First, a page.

Tuesday, January 11, 2011

unpacking.

unpacking. 1.10.11

"for others (read: me), some unlearned necessary life skills
[moving on, letting go, saying goodbye]
are all packed neatly among the chaos and mementos.
inevitably, at some point, you have to make the decision to unpack."
blog entry from july 31, 2008


the more things change, the more they stay the same. i've never quite understood that french proverb until now, until my own life experience has given it definition. the more things change, the more [I] stay the same...

it's a strange thing to feel as though you are belatedly making profound progress along the pathway through the matters of this life only to come face to face with how far you have not come. the irony is that as i was writing that entry - and so many others like it - on the ambiguous topics of unpacking and letting go, i was unwittingly doing exactly what i was describing: packing.

the last few years of my life have moved along at a rapid pace. anyone who works any job outside of the home and as a mother inside of the home can tell you: there are never enough hours in the day. Christmas break was truly a break; a long-awaited, much-needed break. having moved in the middle of my first semster back in college early last fall, there were still boxes lining the shelves of my garage, disarray in my attic, unorganized chaos behind every closed door. we may have spent the majority of that two weeks in pajamas, but it was productive pajama time.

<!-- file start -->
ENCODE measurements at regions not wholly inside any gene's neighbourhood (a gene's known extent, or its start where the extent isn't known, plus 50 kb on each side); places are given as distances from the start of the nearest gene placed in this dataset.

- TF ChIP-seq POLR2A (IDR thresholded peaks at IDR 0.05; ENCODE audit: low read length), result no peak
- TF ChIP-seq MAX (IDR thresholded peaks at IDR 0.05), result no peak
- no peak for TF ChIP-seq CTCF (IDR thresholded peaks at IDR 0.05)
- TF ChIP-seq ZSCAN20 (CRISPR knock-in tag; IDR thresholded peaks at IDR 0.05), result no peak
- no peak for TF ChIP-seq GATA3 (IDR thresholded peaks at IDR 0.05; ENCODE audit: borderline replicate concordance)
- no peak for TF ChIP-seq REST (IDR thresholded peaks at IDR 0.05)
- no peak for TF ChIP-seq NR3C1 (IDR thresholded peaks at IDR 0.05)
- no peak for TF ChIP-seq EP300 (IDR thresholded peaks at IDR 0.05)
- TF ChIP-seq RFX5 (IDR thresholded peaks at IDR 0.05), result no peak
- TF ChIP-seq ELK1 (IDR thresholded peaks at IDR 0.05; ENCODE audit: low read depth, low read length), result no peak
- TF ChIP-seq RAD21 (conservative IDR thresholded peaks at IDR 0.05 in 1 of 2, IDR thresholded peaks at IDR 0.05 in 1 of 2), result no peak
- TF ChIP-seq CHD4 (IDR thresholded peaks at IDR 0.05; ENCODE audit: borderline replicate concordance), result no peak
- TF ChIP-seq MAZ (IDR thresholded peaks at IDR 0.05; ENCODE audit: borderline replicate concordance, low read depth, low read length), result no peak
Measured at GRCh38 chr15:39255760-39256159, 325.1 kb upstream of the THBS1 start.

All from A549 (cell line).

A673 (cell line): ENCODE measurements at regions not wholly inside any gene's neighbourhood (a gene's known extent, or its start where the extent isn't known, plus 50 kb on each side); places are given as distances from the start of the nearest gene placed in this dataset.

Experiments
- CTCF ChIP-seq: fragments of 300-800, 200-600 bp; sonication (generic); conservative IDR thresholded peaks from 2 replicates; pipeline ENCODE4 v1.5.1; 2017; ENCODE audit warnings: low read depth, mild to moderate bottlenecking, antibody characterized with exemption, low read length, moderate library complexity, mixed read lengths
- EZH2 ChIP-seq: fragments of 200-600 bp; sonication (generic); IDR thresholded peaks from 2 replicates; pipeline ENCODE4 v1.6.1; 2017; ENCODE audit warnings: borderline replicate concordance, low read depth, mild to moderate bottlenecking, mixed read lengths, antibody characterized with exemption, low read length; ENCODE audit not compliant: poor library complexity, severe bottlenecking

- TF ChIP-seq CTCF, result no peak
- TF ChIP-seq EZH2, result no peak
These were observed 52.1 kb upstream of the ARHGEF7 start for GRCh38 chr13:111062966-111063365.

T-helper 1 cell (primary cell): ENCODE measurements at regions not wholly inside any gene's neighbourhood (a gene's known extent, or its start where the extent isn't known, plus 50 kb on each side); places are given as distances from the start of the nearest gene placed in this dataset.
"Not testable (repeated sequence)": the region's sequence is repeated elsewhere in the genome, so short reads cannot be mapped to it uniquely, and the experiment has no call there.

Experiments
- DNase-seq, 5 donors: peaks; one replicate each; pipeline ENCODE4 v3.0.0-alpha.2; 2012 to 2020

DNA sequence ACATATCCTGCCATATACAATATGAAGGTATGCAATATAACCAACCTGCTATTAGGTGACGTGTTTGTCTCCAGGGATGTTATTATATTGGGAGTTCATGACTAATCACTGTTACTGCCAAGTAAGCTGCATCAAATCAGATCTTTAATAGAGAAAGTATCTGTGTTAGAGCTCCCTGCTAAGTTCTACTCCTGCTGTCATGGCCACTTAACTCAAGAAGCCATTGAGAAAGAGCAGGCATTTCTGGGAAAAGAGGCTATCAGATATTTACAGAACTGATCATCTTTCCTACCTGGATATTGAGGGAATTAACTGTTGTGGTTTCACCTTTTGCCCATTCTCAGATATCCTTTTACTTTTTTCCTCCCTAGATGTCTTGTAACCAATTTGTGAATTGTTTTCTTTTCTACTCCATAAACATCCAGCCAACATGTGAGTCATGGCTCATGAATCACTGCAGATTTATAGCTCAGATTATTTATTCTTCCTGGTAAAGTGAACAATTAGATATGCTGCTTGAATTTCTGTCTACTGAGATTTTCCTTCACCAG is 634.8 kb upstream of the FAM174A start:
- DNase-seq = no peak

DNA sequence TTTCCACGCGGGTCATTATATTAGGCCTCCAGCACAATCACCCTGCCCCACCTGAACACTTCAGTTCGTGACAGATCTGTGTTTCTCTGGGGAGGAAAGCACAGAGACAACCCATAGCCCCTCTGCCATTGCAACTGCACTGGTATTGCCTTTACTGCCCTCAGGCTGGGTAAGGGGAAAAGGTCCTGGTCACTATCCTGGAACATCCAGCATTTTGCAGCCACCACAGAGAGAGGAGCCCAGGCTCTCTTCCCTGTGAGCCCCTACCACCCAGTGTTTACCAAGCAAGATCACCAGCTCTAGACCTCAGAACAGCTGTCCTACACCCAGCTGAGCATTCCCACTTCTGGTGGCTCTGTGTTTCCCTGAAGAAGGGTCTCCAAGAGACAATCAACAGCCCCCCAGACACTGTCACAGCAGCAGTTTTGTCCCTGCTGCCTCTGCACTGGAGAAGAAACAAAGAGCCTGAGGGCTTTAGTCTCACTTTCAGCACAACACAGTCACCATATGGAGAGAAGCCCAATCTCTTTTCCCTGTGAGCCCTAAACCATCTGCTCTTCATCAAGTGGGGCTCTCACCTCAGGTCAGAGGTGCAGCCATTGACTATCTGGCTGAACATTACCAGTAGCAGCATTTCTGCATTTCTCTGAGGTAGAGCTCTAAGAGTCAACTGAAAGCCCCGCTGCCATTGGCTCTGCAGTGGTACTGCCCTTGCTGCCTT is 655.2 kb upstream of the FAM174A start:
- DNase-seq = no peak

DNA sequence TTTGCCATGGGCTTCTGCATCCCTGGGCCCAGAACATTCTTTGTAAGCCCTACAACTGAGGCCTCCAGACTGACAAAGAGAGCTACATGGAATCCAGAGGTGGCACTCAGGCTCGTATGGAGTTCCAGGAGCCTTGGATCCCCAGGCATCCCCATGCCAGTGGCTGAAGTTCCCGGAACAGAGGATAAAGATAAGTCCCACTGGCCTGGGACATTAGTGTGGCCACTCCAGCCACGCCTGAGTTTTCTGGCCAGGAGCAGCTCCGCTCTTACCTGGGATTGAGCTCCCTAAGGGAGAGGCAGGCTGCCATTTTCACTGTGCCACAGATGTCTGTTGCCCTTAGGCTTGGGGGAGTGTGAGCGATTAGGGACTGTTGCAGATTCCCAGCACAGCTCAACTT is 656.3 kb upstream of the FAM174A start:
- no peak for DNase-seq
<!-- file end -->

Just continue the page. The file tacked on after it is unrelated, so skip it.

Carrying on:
i was an avid scrapbooker when chloe was born and her multiple albums were lined along the top shelf next to parker's single, half-finished baby album. they were a constant reminder, looming on the shelves overhead, causing pangs of guilt any time i caught a glimpse of them. for the most part, i learned to ignore them; to not look up. to not look back. i never stopped taking photographs of my children, but it's been years since i actually printed any on a regular basis. oh, i post some on facebook, store them all on an external drive, but sometimes i feel guilty that i'm not doing more to document their childhoods. for years, i've been saving their preschool artwork, mementos and a few photographs, not having any real plan for how i was going to preserve them, shoving them in accordian file here, boxes there... chaos everywhere.